Recording the Audio
Alongside the visual components of course, there was a lot of work put into the script for each stop. Furthermore, voice over artists had to be brought in to help us record in English, Japanese, Cantonese and Punjabi with care around dialect specific enunciation.
Figuring out a way to make the tour a pre-installed App
As we were looking at the Powell Street Festival as an important deadline, we began to consider issues for Festival specific purposes. We had a number of iPads we borrowed from Emily Carr University of Art & Design, with which we were able to address not needing all viewers to use their data as the tour could be hosted on a handful of pre-set devices.
Powell Street Festival 2019
360 Riot Walk was launched on July 27, 2019 at Dr. Sun Yat-Sen Classical Chinese Garden, which was a partner and host for the project. The Powell Street Festival, which was the weekend after, was a perfect context for tours to happen, and for the application and its user experience to get tested. The attendees who had signed up gathered at the Japanese Language School and were led by Henry Tsang, as we circled back to the starting location to answer questions and allow a discussion to ensue about the project and the cultural components touched upon in the tour. As the (being heavily gentrified) Downtown Eastside happens to be a part of the tour, several voices concerned about the erasure of history of the neighbourhood came into conversation. The discussions that take shape post-tour remain to be the most important and most exciting aspect for the project.
Revisiting the Images
Come 2020, the team reconvened to make some updates to the tour. As it was tested out in 2019, we had plenty of feedback to help us troubleshoot most of our technical issues. But we also felt that the image quality could be enhanced.
Recolouring and Re-compositing the archival images by hand
This time we decided to do a bit more research about the colours of the architecture from the early 1900s in Vancouver, and set out to revisit and recolour each of the archival images by hand. Using Photoshop, we took nearly 4-5 weeks to recolour and re-brighten the fine details in each image that were more true to a lived-past than what the AI assumed.
Remaking the Tour
Updated instructions with video embeds were added, new voice-overs were recorded, scripts (in all four languages) were made available and our website was designed to help cover more ground and explain the project’s deeper roots. In order to make the tour more accessible, keyboard shortcuts were also added to the tour alongside some instructional videos which we created to help first-time users get a quick sense of how to engage with the technology and media.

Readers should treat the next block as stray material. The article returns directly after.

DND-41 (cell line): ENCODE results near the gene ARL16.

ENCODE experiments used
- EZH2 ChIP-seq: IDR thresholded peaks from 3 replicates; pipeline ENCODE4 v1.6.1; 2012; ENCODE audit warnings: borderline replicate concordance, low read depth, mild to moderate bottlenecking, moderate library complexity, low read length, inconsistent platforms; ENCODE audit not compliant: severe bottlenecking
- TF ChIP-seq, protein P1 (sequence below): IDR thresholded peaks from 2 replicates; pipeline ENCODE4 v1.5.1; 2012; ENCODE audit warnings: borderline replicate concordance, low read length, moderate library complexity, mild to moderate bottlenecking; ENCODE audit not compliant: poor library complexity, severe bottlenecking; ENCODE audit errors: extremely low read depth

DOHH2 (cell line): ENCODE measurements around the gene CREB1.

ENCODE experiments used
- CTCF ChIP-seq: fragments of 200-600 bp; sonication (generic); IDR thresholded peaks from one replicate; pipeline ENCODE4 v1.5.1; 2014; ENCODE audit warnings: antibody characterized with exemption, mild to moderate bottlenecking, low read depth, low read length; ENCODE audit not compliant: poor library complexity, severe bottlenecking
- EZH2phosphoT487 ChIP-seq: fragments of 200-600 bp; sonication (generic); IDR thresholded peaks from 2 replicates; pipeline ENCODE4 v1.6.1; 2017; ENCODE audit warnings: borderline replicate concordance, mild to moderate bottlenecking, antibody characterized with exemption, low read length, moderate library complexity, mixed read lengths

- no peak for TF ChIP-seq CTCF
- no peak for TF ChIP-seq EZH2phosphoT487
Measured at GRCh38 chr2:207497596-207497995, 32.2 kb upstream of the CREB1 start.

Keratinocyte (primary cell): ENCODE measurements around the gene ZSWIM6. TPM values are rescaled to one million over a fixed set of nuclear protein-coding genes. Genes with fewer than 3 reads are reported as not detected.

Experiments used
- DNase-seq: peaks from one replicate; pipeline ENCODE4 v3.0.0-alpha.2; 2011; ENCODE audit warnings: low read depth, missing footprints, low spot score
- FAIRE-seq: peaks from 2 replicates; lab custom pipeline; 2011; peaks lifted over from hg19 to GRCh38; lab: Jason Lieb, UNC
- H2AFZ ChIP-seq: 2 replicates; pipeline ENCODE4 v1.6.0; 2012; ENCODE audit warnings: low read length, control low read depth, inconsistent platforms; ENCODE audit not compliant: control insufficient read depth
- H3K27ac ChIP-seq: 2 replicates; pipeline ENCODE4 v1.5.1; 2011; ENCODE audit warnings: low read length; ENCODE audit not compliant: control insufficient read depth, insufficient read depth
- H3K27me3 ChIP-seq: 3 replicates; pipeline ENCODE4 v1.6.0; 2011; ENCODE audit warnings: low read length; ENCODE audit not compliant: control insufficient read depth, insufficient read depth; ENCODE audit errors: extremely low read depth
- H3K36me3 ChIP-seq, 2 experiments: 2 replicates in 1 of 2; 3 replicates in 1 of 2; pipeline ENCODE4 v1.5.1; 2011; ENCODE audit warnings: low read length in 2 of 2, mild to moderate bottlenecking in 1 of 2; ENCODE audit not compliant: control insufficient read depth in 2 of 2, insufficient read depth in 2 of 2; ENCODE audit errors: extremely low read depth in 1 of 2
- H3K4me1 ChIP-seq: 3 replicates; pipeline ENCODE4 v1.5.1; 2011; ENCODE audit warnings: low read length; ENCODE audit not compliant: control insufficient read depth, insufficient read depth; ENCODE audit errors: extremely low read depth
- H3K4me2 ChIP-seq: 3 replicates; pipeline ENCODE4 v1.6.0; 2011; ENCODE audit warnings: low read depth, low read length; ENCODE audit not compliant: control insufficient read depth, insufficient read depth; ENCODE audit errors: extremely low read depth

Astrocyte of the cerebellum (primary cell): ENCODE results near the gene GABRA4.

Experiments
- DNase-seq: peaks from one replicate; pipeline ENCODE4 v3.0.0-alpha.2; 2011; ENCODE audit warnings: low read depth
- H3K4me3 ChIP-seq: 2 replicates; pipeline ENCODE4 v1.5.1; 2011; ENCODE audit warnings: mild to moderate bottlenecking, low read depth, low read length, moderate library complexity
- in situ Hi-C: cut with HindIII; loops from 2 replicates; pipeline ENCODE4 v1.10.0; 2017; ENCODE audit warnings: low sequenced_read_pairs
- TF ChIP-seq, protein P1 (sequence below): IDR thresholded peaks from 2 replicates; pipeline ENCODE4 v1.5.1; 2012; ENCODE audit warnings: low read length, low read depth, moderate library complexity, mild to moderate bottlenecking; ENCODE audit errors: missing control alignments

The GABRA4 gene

The goal for 360 Riot Walk is to enable and engage curiosity and take forward a culture of near-physical engagement with historical facts that still haunt the city, through creative use of new media. The role of the digital arts comes full circle with the use of this medium, for purposes where truly transformative ways of thinking apply and get further compounded by the visual components from a different time. One way in which the context of the riot has been archived is in Stop 13 (also the final stop) wherein documents are visually presented of reimbursed funds that was owed to each establishment that bore the brunt of damage caused by rioters. These terms by which value was ascertained (in the aftermath of the riot) does not even begin to acknowledge the hatred, fear and emotional trauma that immigrants experienced as a consequence of the rioting. As an immersive 360 experience, the tour is able to reclaim historical facts in historically specific locations. Such a manifestation is able to assert more than a passive engagement with history, as one witnesses people in the images looking right at the camera and like that at the viewer, covering spans of space, time and context.